Flaws in the "Lone Wolf" Analysis

(New English Review) A.J. Caschetta - The term "lone wolf" to denote perpetrators of particularly heinous crimes who act without the assistance of others is illogical and misleading when used to describe jihadists. A jihadist may attack solo but he is always supported by a community that believes he is partaking honorably and piously in a 1400-year-old tradition. The battle cry "Allahu Akbar" is a sign of that community; those who shout it during an attack are not "lone wolves." Often, those quickly dubbed "lone wolves" during or shortly after their attacks are proven to be affiliated with terrorist groups. Even when law enforcement cannot prove membership or even physical contact between jihadists and terrorist organizations, there is often a great deal of evidence to show virtual contact. Ultimately the "lone wolf" analysis provides a useful tool for anyone seeking to disconnect Islam from jihad attacks. But by refusing to look for jihadists, and then after their attacks looking for reasons other than jihad, we make it easier for them to hide. The writer is a fellow at the Middle East Forum and a senior lecturer at the Rochester Institute of Technology.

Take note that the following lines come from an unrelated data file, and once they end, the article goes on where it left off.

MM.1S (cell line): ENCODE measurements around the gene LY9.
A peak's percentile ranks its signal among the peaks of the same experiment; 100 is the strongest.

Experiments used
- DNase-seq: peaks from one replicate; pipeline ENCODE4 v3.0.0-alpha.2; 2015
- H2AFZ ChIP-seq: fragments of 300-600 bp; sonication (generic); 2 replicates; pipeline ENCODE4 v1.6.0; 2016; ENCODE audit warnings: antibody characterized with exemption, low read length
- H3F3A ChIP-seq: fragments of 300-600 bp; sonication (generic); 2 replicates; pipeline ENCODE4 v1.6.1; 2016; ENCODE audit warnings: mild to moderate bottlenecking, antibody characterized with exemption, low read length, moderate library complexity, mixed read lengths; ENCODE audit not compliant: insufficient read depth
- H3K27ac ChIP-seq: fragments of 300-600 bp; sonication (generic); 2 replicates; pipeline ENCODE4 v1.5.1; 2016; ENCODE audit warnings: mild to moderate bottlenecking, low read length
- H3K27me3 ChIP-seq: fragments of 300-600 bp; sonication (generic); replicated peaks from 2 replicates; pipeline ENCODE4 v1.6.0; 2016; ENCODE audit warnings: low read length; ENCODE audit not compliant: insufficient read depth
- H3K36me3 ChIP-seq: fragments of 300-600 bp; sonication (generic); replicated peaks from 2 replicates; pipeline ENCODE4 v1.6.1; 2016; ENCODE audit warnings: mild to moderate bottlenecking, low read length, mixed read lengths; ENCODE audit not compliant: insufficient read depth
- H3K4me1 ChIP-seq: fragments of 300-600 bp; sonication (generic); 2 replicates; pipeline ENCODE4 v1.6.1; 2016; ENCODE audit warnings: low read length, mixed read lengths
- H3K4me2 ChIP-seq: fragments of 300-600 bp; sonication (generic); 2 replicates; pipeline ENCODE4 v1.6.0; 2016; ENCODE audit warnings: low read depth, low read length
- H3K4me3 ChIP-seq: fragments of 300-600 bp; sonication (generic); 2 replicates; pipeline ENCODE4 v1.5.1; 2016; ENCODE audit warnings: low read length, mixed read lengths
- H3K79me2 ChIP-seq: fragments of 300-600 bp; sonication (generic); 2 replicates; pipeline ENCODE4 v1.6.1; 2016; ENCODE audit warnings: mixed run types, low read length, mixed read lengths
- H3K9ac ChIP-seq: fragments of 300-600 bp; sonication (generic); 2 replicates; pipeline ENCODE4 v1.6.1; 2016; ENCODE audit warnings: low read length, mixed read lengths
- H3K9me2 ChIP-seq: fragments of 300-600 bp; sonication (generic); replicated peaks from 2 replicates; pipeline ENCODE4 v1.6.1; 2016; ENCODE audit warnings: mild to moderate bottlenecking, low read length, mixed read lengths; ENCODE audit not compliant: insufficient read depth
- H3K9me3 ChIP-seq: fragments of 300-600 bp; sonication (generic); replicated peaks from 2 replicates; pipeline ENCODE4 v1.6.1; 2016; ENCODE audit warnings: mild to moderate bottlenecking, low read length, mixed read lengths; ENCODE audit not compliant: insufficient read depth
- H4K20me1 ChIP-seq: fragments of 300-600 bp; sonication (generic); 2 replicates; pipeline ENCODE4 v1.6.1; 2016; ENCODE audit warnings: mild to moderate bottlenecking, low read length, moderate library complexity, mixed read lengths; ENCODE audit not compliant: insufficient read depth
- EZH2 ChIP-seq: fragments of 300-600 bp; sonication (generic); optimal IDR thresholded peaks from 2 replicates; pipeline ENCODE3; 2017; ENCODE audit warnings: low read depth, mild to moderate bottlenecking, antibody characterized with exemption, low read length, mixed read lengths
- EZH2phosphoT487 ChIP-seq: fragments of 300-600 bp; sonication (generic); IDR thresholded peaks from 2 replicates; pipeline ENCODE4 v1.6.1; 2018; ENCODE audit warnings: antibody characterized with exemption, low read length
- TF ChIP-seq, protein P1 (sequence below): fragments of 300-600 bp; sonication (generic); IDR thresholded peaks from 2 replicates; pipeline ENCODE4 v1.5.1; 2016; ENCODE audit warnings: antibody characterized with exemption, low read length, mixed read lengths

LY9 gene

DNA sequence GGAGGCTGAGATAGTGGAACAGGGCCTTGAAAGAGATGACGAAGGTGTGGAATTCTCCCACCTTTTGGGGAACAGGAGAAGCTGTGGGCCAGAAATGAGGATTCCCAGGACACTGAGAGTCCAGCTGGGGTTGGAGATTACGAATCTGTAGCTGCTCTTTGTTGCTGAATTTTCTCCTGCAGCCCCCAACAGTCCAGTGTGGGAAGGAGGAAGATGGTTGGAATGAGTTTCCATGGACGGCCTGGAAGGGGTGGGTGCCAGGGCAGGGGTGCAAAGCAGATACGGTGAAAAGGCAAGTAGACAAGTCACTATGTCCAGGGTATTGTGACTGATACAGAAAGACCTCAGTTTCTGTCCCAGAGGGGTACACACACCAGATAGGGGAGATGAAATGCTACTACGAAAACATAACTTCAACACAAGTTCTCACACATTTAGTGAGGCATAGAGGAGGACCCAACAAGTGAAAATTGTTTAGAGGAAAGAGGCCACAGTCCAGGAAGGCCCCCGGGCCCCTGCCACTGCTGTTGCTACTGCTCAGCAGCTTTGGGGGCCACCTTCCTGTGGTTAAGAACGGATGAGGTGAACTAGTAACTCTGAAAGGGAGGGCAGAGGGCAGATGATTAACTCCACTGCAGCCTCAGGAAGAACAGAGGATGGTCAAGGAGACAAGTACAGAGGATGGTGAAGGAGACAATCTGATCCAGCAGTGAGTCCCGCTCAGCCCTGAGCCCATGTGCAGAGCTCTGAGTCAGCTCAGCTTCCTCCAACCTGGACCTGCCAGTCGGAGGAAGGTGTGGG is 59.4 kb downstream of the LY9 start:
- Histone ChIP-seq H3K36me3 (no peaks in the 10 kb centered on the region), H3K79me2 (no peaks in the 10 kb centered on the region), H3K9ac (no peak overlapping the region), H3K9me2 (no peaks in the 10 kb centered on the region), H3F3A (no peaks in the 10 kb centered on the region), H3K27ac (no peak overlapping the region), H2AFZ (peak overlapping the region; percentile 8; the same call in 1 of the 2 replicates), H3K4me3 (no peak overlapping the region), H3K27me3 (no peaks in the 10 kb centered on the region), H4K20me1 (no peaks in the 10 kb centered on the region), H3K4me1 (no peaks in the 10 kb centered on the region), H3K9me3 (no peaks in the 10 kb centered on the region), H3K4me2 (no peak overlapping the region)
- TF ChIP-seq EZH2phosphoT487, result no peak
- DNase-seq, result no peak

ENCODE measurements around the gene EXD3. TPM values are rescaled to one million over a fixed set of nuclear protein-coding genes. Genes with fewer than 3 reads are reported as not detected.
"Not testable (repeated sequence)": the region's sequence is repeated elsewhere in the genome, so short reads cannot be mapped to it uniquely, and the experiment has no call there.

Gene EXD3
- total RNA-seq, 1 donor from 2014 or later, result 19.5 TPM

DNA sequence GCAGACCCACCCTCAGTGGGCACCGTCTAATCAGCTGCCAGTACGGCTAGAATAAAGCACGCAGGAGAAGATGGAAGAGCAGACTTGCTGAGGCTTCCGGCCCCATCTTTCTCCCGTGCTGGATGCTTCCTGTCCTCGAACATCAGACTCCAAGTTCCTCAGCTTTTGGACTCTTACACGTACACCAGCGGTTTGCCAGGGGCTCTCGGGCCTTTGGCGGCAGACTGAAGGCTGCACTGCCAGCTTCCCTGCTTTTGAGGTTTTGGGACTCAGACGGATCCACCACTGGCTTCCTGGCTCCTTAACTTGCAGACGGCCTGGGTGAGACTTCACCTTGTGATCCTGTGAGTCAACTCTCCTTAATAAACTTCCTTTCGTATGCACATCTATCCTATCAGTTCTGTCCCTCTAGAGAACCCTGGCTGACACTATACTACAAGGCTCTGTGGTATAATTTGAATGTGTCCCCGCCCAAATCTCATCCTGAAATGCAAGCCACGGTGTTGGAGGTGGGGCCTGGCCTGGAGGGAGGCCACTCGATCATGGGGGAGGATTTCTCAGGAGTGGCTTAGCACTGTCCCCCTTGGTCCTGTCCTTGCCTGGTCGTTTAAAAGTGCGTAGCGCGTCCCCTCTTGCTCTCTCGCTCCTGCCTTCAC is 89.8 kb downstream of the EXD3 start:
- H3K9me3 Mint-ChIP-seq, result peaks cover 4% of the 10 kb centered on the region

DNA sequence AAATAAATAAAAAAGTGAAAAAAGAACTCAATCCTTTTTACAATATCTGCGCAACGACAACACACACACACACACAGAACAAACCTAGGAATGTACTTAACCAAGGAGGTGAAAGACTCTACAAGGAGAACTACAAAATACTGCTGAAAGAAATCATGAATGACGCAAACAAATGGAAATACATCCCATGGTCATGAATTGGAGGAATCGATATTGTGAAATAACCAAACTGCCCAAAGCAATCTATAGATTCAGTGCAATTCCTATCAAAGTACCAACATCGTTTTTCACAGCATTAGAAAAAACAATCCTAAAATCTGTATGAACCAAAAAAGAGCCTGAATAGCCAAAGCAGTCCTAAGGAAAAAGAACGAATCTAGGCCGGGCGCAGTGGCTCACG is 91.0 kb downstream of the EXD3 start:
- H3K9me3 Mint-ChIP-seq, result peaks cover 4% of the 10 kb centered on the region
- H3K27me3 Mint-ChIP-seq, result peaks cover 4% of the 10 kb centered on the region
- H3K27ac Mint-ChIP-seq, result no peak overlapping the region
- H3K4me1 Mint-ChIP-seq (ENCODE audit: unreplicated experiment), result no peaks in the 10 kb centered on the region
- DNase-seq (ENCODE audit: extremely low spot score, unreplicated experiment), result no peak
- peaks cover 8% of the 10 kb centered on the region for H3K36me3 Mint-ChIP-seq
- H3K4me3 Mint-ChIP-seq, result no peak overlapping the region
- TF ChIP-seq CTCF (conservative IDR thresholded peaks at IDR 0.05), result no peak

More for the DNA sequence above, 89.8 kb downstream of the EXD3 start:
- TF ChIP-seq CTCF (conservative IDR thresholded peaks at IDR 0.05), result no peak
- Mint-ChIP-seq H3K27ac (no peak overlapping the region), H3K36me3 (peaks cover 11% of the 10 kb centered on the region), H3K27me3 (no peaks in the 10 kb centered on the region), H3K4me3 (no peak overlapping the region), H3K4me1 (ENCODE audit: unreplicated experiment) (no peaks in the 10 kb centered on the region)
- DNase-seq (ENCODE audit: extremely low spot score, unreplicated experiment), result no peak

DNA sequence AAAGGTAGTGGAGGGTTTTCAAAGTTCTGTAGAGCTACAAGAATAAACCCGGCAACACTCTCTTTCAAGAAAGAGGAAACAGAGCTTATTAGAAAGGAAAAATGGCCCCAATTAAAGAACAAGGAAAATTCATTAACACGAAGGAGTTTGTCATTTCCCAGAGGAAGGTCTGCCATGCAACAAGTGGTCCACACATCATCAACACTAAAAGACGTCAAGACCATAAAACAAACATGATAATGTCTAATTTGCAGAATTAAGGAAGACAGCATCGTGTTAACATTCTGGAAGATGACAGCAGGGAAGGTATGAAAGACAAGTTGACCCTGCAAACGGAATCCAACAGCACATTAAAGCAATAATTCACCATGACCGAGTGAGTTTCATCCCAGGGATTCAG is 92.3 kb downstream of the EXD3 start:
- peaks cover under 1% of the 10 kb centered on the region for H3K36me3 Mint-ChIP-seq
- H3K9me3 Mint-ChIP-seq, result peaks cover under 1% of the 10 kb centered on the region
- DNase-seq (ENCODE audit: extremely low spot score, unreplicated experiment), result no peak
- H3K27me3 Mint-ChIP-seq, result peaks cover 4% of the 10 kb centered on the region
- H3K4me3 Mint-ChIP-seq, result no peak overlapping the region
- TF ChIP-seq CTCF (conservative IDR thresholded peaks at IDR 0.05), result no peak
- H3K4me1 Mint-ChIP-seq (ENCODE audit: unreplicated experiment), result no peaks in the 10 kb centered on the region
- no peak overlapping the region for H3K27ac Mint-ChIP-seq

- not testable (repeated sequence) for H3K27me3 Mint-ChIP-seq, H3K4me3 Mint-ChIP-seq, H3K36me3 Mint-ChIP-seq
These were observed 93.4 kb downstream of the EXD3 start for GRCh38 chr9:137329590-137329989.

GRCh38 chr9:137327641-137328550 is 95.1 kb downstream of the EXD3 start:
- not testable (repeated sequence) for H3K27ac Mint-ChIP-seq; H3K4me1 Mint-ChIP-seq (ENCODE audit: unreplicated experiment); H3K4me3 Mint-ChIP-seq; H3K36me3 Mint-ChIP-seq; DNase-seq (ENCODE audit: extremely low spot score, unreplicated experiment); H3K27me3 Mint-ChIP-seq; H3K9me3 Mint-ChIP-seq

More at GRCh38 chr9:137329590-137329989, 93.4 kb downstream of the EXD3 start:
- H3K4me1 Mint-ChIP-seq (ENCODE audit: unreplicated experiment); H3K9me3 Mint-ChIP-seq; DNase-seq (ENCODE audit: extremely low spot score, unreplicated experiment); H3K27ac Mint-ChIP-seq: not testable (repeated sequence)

2016-08-04 00:00:00

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